A Brief History
On March 8, 2017, a Boeing 777 jet airliner flying from Kuala Lumpur in Malaysia to Beijing, China, disappeared from radar screens and has not been seen or heard from since, despite incredibly large and extensive search efforts. A total of 227 passengers and 12 crew members vanished from the face of the Earth and grieving relatives want to know why.
While it is true that airplanes have “disappeared” often enough over the course of aviation history, with some highly noted cases such as that of Amelia Earhart (1937) and of course the infamous “Bermuda Triangle” incident of US Navy flight 19 in which 6 Avenger torpedo bombers disappeared in 1945, some cases are more gripping than others. That latter “Bermuda Triangle” incident, often portrayed as some sort of supernatural or alien influenced abduction, was made even more troubling by the disappearance of one of the airplanes searching for the lost flight, a flying boat type of patrol aircraft that was lost without a trace, including its crew of 13. In 1972, Democratic Congressman from Louisiana, Thomas Hale Boggs Sr., disappeared along with 2 others on a flight of a small plane in Alaska. Boggs had been the Majority Leader in the US House of Representatives at the time, and had served on the infamous Warren Commission that investigated the assassination of President John F. Kennedy, adding to the ever present conspiracy theories any time an airplane disappears. During wartime, the disappearance of airplanes and their crews are a frequent occurrence, and some notable aces and other famous people have disappeared during wartime and not yet been found. A good example is band leader Glenn Miller, who with his airplane and the people aboard disappeared on a flight to Paris from London in 1944.
Although airliners have disappeared for unknown reasons and their wreckage never recovered, no such incident has gripped the attention of the world as has the disappearance of Malaysia Airlines Flight 370 (sometimes listed as MH370 or MA S370). About 38 minutes into the flight, while the plane was on course over the South China Sea, the last radio communications between the pilots and the ground control took place, with no hint of anything wrong. Shortly after that exchange, the flight was never heard from again, although ground controllers did track the flight on radar, though on a troubling Westerly course off the prescribed route to Beijing. Radar tracked the airliner for about another hour, as the plane mysteriously headed off course over the Malay peninsula until contact was lost when the big jet was over the Andaman Sea about 200 nautical miles from any land. (Nautical miles are somewhat longer than the normal “statute miles” we use in the United States. A statute mile is 5280 feet, while a nautical mile is 6076 feet.) No indication of why the plane was off course or what, if anything, went wrong with the aircraft or the crew. An unprecedented search for the plane, the passengers, or any debris ensued, but nothing definitive has been found. The highest technology was used by searchers from dozens of countries, all to no avail.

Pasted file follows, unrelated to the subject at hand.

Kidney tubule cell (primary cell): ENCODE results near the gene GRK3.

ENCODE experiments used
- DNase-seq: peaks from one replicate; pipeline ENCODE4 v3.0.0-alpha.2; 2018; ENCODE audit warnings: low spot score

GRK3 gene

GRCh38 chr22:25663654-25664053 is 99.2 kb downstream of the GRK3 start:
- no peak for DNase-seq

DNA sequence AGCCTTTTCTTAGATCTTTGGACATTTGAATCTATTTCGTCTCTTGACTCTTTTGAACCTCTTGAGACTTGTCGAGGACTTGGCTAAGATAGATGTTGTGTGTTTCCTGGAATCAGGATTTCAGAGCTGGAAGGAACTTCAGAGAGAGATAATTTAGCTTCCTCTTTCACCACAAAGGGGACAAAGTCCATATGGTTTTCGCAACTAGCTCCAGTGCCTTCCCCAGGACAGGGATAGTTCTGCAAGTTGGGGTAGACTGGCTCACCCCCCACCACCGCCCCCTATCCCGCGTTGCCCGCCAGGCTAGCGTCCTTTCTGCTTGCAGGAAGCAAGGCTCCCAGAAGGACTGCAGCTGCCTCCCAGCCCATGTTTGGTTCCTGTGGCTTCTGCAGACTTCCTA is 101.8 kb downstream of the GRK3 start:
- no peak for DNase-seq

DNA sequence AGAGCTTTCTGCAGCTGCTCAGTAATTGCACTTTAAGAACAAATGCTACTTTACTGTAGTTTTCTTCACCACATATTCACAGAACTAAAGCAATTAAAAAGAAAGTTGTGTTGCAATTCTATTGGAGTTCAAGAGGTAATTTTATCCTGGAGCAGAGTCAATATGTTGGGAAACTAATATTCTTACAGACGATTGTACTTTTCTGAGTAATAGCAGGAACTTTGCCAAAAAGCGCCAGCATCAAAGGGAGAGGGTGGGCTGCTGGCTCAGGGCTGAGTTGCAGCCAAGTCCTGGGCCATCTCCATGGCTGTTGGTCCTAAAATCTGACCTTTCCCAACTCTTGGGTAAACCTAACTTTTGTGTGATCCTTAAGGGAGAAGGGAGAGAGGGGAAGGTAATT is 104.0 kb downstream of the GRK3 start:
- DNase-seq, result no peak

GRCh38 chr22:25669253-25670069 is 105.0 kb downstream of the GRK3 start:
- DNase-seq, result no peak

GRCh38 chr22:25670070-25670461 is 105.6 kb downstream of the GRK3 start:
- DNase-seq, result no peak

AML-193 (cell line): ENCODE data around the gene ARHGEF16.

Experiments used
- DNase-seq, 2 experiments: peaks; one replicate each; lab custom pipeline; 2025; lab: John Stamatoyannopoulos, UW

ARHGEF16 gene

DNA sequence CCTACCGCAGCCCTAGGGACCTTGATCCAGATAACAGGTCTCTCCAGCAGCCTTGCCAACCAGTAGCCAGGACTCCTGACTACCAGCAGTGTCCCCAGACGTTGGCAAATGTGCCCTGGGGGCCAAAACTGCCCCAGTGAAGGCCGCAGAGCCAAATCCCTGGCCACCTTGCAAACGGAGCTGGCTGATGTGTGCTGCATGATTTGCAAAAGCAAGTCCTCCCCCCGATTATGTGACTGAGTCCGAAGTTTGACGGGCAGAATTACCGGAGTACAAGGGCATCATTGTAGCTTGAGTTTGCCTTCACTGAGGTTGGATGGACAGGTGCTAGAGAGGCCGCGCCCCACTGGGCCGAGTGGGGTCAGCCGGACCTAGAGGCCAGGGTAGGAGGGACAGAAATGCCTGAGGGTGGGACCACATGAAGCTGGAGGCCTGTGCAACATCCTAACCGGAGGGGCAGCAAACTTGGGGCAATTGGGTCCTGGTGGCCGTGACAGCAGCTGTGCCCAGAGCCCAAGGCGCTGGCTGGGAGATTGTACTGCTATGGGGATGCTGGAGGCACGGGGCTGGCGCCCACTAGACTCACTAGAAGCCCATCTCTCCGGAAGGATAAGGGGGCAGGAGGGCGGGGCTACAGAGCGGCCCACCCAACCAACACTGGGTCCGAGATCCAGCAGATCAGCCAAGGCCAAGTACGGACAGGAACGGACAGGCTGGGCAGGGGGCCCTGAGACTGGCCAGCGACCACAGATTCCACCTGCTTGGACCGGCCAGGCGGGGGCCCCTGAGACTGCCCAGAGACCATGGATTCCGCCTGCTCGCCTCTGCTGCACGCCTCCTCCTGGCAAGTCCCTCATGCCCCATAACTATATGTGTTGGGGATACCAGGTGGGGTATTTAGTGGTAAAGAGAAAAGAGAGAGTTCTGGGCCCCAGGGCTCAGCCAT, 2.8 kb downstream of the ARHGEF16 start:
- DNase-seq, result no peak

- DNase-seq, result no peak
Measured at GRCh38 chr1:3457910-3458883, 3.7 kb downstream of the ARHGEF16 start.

Compounding the conspiracy theory generating machine was the shooting down of Malaysia Airlines Flight 17 over the Ukraine only 4 months later! That a single airlines would be hit with such a pair of catastrophes in such a near time interval is remarkable. In the Flight 17 tragedy, the airliner involved was also a Boeing 777, and in that case 283 passengers plus 15 crewmen died, accounting for all aboard the flight.
The complete failure of authorities to determine the cause of the MH370 airliner’s disappearance and the failure to find any trace of the giant jet or the people aboard has resulted in all sorts of theories, including conspiracy theories about hijacking or the pilots purposely crashing the airplane. Or was it aliens? (One never knows what they will try next!) Was there a mechanical problem? Sabotage? Terrorist involvement? Was there a “hypoxia” incident? In order to prevent future such mysterious disappearances of airliners, proposals to create better tracking devices and underwater signaling devices have been put forward. Knowing precisely where an airplane went down would certainly help in its recovery in the event of a crash, and an underwater signaling device could help located the wreckage in case of a crash in the vast and deep oceans.
Researchers and various experts keep telling us how safe travel by airliner is. Are you reassured by the statistics published by the government? Are you afraid of disappearing like the 239 people aboard Malaysia Airlines Flight 370?
Question for students (and subscribers): What do you think happened to MH 370? Please let us know in the comments section below this article.
Your readership is much appreciated!
For more information, please see…
Vance, Larry. MH370: Mystery Solved. Group of Three Publishing, 2018.
Wise, Jeff. The Taking of MH370. The Yellow Cabin Press, 2019.
The featured image in this article, a map by Andrew Heneen, with topography vectorized by Shattered Gnome, of the initial search area for Malaysia Flight 370 in Southeast Asia (8-16 March), is licensed under the Creative Commons Attribution 3.0 Unported license.